Heavy Gardening Art Trail
Heavy Gardening is a trail of seven art works, running from the back of FACT on Fleet Street, along the Baltic Corridor to Wapping Dock, produced by internationally renowned artist Andrew Merritt of Something & Son, in partnership with dot-art, Open Eye Gallery and First Take, as part of Liverpool City Council’s Urban GreenUP, project which seeks to raise awareness about the future predicted impacts of climate change. Andrew has transformed seven small pieces of public infrastructure and human engineering to make them useful habitats for other species.
(Struggling to find any of the sculptures? You can find their exact locations marked on this interactive map)
Heavy Gardening will launch on Light Night 2021 on Friday 21st May.
Or book onto a guided Photowalk with Open Eye Gallery’s Andy Yates.
Andy will take you between the seven art installations, inviting you to capture the trail and take part in a series of photography challenges.
There are 12 FREE places available on each session.
The title Heavy Gardening is based on the idea that humanity, in light of the Earth’s huge loss of biodiversity, needs to scale up and reevaluate the existing things we have at our disposal, making them of use to other species as well – a billboard becomes a roost for bats and air ducting a home for sparrows. Expanding upon the religious roadside shrines found around the world, the trail of seven sculptures acts as a little pilgrimage, where the venerated are not Gods or people, but offer us the chance to remember and give thanks to some of the other species that call Earth home.
Alongside the artworks, we have worked with local communities to produce seven short films, accessed by QR codes at each site. These will highlight various aspects of the project, showcase nature-based artworks made by community groups and encourage local people to see the benefits of greening their environment.
The sculptures were made in collaboration with Local Works Studio and Dewi Uridge.
Liverpool is one of the three pioneer cities for the Urban GreenUP project along with Vallodolid in Spain, and Izmir in Turkey. The scheme aims to renature urban areas, to mitigate the effects of climate change, improve air quality and water management and increase the sustainability of our cities through innovative nature-based solutions. The project is funded by the European Union’s Horizon 2020 programme.
As well as the art trail, a number of nature-based solutions have been implemented throughout the Baltic Triangle area as part of the Urban GreenUP project, including a floating ecosystem in Wapping Dock, planted street trees, and the living green walls in Parr Street and the St Johns Shopping Centre. These green interventions will play a role in mitigating climate change, as well as in improving the air and water quality of our city.
Now we are working with Lancashire Wildlife Trust to share your observations of wildlife and tell us if these interventions are having a positive impact on urban wildlife and biodiversity and we are asking for your help!
Anyone can get involved in wildlife recording. The app, iNaturalist, empowers everyday nature lovers to upload records of the wildlife they observe around the Baltic Triangle area. Create an account, then upload a wildlife record to iNaturalist as an image or audio recording. The app’s identification technology allows users to easily identify what they have spotted, which other iNaturalist users can then confirm or query in the comments.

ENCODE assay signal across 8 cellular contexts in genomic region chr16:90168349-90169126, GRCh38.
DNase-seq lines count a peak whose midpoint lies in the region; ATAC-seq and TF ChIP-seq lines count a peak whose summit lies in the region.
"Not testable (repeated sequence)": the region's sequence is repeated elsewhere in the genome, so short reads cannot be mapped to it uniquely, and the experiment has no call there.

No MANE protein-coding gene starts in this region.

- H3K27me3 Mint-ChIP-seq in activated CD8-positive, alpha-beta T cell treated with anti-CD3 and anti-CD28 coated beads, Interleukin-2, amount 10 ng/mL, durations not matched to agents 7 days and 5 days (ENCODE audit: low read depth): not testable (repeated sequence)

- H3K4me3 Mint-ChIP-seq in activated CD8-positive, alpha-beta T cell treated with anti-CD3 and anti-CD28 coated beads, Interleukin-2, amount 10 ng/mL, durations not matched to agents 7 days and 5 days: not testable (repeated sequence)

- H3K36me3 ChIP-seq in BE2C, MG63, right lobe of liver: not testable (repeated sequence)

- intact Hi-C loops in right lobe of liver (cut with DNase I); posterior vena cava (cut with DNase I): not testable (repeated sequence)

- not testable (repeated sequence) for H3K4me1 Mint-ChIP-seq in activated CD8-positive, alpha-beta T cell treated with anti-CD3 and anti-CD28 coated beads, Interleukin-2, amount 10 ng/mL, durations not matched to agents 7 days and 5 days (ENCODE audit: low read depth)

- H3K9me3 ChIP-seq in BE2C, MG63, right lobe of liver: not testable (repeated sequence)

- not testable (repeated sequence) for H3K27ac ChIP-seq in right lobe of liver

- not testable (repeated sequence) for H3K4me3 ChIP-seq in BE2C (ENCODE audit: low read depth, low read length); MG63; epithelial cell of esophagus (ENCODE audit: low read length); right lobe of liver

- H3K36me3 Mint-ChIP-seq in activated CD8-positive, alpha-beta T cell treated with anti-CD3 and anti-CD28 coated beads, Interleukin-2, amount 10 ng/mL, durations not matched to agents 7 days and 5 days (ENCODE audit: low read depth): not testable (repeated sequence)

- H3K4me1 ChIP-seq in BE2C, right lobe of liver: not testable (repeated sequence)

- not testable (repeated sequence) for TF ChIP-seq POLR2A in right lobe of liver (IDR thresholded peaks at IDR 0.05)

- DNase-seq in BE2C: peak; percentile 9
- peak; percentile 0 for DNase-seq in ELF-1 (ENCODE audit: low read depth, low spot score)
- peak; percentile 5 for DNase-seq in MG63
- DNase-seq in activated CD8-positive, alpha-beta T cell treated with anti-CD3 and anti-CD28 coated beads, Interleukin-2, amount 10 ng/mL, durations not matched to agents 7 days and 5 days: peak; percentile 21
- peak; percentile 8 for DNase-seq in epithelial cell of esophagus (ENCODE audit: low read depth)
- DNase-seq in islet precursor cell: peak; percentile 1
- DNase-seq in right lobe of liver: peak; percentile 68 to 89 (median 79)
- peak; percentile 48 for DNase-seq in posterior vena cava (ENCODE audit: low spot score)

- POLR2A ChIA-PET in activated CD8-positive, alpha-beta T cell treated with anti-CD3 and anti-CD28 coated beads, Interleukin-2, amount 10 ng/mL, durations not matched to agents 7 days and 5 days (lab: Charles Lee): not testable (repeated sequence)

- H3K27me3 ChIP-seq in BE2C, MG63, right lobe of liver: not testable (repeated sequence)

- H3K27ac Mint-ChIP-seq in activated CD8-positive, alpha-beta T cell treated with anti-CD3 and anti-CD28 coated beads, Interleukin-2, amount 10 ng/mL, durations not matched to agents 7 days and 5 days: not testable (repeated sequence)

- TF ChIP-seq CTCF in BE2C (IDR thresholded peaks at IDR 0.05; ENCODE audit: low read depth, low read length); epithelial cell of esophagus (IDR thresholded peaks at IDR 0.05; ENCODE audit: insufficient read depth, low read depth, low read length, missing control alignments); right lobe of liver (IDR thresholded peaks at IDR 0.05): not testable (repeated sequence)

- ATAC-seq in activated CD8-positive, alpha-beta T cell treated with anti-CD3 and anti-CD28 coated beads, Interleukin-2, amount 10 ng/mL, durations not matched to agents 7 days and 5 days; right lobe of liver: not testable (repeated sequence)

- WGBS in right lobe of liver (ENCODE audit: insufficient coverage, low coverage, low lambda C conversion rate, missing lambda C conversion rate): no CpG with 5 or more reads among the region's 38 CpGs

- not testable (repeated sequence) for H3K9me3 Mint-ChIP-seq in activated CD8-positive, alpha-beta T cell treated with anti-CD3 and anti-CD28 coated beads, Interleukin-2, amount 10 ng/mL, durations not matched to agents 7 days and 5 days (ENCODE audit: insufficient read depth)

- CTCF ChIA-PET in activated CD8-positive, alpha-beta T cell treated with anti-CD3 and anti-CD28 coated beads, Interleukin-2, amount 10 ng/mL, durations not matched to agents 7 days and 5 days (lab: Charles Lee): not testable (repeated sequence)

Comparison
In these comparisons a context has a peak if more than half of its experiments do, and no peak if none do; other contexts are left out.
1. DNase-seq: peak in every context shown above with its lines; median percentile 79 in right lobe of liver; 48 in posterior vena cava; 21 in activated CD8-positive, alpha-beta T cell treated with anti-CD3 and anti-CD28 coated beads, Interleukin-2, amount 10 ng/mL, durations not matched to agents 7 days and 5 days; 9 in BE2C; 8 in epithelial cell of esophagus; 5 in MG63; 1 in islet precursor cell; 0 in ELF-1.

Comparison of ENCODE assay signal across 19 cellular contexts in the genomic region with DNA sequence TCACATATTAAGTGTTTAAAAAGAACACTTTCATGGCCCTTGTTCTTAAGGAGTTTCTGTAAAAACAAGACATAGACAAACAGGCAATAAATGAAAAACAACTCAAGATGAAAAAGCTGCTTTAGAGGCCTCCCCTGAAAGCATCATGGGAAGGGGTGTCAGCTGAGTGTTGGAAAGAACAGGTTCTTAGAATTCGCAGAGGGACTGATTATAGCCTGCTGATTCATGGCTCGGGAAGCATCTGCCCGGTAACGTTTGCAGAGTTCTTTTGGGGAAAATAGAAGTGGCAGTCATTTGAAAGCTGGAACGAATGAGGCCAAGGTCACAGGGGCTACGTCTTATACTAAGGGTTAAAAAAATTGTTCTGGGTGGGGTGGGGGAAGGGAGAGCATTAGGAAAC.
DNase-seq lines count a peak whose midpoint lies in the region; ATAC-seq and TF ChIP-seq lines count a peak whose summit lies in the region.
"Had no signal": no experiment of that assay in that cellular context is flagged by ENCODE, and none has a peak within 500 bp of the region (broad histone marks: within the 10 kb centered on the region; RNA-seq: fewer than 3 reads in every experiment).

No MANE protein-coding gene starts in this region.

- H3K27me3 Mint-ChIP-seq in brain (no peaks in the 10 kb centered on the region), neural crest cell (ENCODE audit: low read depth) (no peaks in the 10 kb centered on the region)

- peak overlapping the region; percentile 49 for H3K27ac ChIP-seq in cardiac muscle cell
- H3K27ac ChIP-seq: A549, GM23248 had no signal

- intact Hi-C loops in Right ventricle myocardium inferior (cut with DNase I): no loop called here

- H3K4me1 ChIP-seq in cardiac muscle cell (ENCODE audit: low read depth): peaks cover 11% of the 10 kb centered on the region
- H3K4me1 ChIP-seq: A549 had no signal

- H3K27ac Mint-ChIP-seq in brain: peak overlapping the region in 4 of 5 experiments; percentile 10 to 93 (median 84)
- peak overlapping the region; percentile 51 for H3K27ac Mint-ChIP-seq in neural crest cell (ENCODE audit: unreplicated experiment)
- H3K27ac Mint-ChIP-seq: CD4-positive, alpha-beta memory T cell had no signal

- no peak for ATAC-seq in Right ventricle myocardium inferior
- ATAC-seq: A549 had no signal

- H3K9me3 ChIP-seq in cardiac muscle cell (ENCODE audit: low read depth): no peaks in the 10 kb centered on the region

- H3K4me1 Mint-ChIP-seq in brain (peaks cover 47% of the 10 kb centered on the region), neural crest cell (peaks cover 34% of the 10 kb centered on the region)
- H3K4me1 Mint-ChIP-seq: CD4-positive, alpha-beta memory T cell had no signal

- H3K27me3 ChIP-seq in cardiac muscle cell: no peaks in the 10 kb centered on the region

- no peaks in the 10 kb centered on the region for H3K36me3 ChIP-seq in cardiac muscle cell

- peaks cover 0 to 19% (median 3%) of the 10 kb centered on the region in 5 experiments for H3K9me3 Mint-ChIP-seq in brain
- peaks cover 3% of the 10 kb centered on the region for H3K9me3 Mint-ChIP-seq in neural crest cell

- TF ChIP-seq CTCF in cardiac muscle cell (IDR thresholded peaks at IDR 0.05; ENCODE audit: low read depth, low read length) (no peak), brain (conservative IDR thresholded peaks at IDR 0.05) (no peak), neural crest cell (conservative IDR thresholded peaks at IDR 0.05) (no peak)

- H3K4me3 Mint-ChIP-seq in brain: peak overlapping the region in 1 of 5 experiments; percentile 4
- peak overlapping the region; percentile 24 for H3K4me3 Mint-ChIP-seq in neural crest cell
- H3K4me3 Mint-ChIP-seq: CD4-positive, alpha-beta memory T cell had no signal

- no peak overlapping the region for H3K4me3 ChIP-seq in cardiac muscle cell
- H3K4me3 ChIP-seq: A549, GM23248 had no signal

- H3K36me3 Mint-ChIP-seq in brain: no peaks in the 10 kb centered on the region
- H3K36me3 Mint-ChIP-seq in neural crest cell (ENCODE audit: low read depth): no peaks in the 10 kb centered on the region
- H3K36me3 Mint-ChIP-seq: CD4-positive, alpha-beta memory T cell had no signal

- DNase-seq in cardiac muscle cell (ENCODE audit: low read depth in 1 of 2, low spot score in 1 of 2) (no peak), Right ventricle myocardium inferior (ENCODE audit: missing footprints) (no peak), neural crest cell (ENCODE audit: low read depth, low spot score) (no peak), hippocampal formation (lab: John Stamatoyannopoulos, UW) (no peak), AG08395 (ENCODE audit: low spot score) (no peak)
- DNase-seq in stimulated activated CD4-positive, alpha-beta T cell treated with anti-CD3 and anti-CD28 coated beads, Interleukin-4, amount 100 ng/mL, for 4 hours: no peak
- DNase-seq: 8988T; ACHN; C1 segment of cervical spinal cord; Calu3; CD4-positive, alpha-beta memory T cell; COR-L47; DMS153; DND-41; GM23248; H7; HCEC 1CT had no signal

Submitting observations is a quick and simple process that can help make a difference to our understanding of urban wildlife in the Baltic Triangle area. The greater the number of observations we gather, the better the experts can evaluate the environmental impacts of the Urban GreenUP project.
Lancashire Wildlife Trust and Merseyside BioBank have created an online iNaturalist project that automatically collates all the wildlife records taken in the area. Have a go at uploading your own records and comparing them to others!
To find out more about wildlife recording events in the Baltic Triangle area, visit: lancswt.org.uk/events
Watch the 7 short films, created by First Take, as part of the Heavy Gardening Trail:
Something & Son
Something & Son (Andy Merritt and Paul Smyth) explores social and environmental issues via everyday scenarios. Through permanent installations, functional sculptures and public performance projects re-imagine the systems required to sustain communities and ecologies existence by building platforms for them to live.
Exhibitions include a solo show at Tate Britain; Tate Modern; V&A Museum; Manchester International Festival; Gwangju Biennale, South Korea; Artangel; Milan Design Week, Italy; Cultural Olympia; Somerset House Trust; Folkestone Art Triennial, UK; Arts Catalyst; Deon Foundation, The Netherlands; The Design Museum, London; MAK/Vienna Biennale, Austria; Kinsale Arts Festival, Ireland; Arts Council Wales; Royal Botanical Gardens Kew; the Wellcome Collection, UK; and Istanbul Design Biennial, Turkey. Upcoming solo exhibitions include Whitstable Biennial, UK; major new permanent sculptures in the River Thames and Milton Keynes, a series of sculptures across Liverpool and a food based project supported by Esmee Fairbairn Foundation.
They have given have talks and workshops at the Serpentine Gallery, Kunst-Werke, Berlin; the Science Museum, London; SALT, Istanbul; Gottlieb Duttweiler Institute, Zurich; CIT, Ireland; Design Museum, London; Royal College of Art, London; Central Saint Martins, London; Riga Technical University, Latvia; Design Indaba, Cape Town; British Council, ICA, The World Around, New York; Oct Gallery, China; and the Barbican.